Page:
Landscape Calendar—How to Keep the Garden Healthy and Blooming

Landscape Calendar

Everyone has a calendar on their phone or computer with appointments and reminders of important events but do you have a landscape calendar? If you’re as busy as a bee, you have to schedule it on the calendar or you’re liable to forget! That’s when a landscape calendar comes in handy. From year to year, we forget what the chore list is and when we’re supposed to get the job done. To keep your investment in the ground growing and not wilting or dying prematurely, we have listed a comprehensive garden task list that will keep the bees buzzing as well.

Landscape Calendar:

January:

  1. Clean, condition, lubricate and repair garden tools.
  2. Cut back ornamental grasses
  3. Apply Early Spring Pre-emergent Crabgrass Control
  4. Buy summer blooming bulbs.
  5. Get the lawn mower serviced before the rush!
  6. Organize tool shed and gardening tools.
  7. Inspect garden chemicals and make a list of things to buy.
  8. Look through seed catalogs and make a list for purchase.
  9. Look at your landscape while the leaves are off. Are there any spots that need filling in or additions, changes? Make notes and startpruning limbs-landscape calendar
  10. Prune out dead, damaged and diseased wood in trees (not fruit) and shrubs to prevent bark tearing and damage to the plant.
  11. Fill bird feeders and keep clean.

 

February:

  1. Add manure, compost or fertilizer around shrub roots and trees before mulching.
  2. Apply Early Spring Pre-emergent Crabgrass Control
  3. Add soil conditioners to the soil such as gypsum and Calcitic lime if needed.
  4. Sow seeds under lights according to germination directions.
  5. Cut back dead perennial foliage.
  6. Spray early season dormant spray if needed.
  7. Removed dead wood off rose bushes, seal cuts.
  8. Order summer bulbs.
  9. As hostas emerge, spread broken eggshells around the base to prevent slugs and snails.
  10. Fertilize bulbs at the first sign of emergence.
  11. Prune butterfly bushes to 1 ft. from the ground. Prune back summer and flowering shrubs for new shoots (i.e. Beautyberry, Caryopteris, Rose of Sharon)
  12. Prune roses.
  13. Mulch all beds before perennials emerge to keep the mulch at 2-3 inches in depth.

 

March:

  1. Cut back and prune dead shoots, damaged and diseased limbs on trees (fruit trees too) and shrubs.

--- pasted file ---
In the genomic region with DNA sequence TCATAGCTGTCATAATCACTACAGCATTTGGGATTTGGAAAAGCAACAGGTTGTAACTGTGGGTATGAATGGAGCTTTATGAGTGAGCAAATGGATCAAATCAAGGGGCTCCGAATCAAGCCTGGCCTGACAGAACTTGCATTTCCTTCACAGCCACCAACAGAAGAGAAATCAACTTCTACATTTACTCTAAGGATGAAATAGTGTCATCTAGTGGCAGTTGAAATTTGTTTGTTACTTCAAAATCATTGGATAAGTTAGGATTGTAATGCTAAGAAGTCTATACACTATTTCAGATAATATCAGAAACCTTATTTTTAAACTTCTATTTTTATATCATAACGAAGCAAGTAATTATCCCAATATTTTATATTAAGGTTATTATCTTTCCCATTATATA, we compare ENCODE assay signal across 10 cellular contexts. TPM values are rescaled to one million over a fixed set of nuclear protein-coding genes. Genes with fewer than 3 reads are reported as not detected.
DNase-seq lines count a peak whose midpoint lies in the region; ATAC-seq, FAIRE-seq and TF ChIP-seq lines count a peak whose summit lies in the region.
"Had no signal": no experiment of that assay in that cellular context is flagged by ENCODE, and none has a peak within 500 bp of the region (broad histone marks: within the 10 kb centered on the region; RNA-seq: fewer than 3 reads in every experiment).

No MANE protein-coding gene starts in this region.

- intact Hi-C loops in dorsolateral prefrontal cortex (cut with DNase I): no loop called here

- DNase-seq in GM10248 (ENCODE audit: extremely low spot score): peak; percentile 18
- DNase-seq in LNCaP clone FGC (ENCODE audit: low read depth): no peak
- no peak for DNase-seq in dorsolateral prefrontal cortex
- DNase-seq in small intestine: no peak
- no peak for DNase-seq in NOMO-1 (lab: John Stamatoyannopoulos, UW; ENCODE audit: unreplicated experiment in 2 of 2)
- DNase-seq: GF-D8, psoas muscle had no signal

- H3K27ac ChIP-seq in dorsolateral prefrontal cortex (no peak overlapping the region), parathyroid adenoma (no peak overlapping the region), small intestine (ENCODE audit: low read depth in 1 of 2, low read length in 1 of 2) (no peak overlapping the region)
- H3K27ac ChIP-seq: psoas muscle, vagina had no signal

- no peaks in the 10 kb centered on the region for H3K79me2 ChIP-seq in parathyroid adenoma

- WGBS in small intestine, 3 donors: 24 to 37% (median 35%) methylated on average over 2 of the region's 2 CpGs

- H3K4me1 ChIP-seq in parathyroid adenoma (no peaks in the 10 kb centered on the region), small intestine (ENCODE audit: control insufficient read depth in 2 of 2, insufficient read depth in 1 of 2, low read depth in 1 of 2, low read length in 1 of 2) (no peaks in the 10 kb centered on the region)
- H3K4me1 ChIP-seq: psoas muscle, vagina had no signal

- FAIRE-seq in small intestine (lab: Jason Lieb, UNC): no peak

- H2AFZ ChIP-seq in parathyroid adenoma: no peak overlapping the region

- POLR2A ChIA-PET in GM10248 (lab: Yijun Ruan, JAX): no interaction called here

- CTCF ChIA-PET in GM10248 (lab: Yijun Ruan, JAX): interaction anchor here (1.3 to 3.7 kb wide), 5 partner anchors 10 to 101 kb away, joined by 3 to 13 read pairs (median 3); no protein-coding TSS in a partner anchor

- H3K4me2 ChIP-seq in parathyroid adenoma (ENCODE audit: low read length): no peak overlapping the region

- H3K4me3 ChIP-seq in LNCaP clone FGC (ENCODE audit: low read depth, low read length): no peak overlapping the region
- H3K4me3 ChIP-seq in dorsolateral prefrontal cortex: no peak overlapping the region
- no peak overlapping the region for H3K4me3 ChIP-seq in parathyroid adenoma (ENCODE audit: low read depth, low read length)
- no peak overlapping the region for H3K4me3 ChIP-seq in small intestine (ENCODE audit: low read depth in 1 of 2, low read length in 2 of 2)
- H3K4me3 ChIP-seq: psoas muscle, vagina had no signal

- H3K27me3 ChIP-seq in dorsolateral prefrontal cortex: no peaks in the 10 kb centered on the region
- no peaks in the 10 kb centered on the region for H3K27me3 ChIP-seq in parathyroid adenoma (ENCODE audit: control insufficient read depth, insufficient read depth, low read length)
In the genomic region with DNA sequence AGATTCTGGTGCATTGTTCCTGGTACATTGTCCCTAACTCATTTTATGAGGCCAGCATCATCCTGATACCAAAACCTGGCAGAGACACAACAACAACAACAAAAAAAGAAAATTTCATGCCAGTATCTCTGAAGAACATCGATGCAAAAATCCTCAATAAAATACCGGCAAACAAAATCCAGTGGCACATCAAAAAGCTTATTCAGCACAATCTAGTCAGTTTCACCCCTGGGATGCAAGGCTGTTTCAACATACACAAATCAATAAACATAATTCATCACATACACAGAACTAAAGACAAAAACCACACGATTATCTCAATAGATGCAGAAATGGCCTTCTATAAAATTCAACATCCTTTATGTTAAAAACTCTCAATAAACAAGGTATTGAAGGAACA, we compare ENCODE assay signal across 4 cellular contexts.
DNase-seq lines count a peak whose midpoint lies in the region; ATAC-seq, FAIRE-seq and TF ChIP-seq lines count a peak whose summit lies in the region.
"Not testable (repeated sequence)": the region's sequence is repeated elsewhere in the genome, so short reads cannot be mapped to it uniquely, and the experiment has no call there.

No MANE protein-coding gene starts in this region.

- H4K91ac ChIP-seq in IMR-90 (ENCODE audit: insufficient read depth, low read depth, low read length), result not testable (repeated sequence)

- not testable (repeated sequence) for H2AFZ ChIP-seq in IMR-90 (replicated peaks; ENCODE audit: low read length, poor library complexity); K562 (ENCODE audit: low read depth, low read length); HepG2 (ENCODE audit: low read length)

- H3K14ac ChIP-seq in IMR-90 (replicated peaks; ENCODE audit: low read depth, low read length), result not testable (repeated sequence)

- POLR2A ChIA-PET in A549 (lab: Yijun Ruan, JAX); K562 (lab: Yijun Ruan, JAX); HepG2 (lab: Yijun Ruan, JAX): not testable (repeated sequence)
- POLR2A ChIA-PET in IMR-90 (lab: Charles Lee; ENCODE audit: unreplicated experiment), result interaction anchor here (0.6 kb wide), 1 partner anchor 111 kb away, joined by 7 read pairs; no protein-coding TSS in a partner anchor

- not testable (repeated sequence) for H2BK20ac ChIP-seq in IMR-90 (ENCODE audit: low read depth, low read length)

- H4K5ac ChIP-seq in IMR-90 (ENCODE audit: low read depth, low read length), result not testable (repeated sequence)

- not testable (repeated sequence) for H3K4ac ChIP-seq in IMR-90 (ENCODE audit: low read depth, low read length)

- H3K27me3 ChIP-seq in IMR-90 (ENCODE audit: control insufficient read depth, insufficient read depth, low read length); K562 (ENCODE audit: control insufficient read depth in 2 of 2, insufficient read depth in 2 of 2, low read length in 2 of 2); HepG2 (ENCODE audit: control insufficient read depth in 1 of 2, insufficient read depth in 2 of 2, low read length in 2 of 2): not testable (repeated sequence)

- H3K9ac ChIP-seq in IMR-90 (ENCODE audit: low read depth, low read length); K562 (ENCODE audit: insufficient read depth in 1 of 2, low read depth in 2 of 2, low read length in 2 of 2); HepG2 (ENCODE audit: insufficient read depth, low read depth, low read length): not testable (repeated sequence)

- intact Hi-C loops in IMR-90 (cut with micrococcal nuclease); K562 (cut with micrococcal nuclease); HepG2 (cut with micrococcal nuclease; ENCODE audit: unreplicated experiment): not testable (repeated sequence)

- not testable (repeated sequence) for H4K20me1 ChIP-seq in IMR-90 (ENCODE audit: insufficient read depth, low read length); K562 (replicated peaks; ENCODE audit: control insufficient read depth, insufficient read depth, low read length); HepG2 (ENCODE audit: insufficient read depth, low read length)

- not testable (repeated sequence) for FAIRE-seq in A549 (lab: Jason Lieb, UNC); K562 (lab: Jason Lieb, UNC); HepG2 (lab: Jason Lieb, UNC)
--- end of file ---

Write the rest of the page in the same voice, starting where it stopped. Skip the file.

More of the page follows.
2. Plant and/or fertilize the pansies and voilas.
  3. Spread pre-emergent herbicide (corn gluten or Preen) on your garden beds to prevent weeds.  Caution: do not spread of flower seeds are germinating.
  4. Fertilize the perennials with slow release fertilizer or compost that are emerging out of the ground.
  5. Spread mulch around perennials as they emerge if not before to provide protection and prevent weeds from germinating.
  6. Clean up the leftover dead leaves and flower heads at the base of plants and shrubbery (i.e. Camilla’s)landscape calendar-watering plants
  7. Fertilize shrubbery with a slow release fertilizer or compost.
  8. Examine shrubbery and trees for pests and treat.
  9. Apply Early Spring Pre-emergent Crabgrass Control
  10. Add soil conditioners to the soil such as gypsum to soften the clay soil and add calcium.
  11. Begin to weed all areas of the garden.
  12. Mulch all beds to keep the mulch at 2-3 inches in depth.
  13. Blow off and remove leftover leaves and debris before mulching and dispose of in compost pile.
  14. Cut back died perennials that were not tended in February.
  15. Do not trim spring flowering shrubbery until after blooming has ended.

 

April:

  1. Use a slow-release nitrogen fertilizer on summer bulbs.
  2. Cut back dead stems on bulbs or foliage on any lingering perennials.
  3. Set out annuals after last frost day (usually Mother’s Day weekend in WNC)
  4. Walk through the garden and watch out for any pests
  5. Propagate tip cuttings of herbaceous perennials. Divide or transplant before blooming begins.
  6. Watch rose bushes for mildew and fungus and treat.
  7. Prune flowering hedges and shrubs after bloom.
  8. Weed the garden after a soaking rain. It will make it easier to pull up the roots if thoroughly soaked.
  9. Prepare container gardens by washing out the pot, filling with drainage material and new soil and fertilizers.
  10. Treat lawns with middle spring fertilizer and broadleaf weed control.
  11. Seeding and overseeding, thatching and aeration can be done this month. Don’t overseed if pre-emergent has been spread.
  12. Finish mulching all areas that have not been mulched to this point.
  13. Soil tests can be taken and sent to the NC state extension office.
  14. Spraying herbicide on poisonous and invasive weeds can be started once the temperatures reach 70°F.
  15. Finish the fertilization of all trees, shrubs, perennials and annuals.

May:

  1. Water plants and containers assuring each plant have the needed amount. Check the soil to assure the water is penetrating down into the root system after several minutes of watering. Note how long it took to get this deep penetration.
  2. Weed and monitor for pests.
  3. Stake tall perennials that become floppy with grow-through supports.
  4. Plant seeds after all threat of freeze are over.
  5. Plant summer-flowering bulbs (gladiolas, dahlias, caladiums)
  6. Deadhead tulips and daffodils (Do not remove foliage until it turns yellow.)
  7. Apply Late Spring soil builder and broadleaf weed control. Add iron.
  8. Prune spring flowering shrubs after flowering.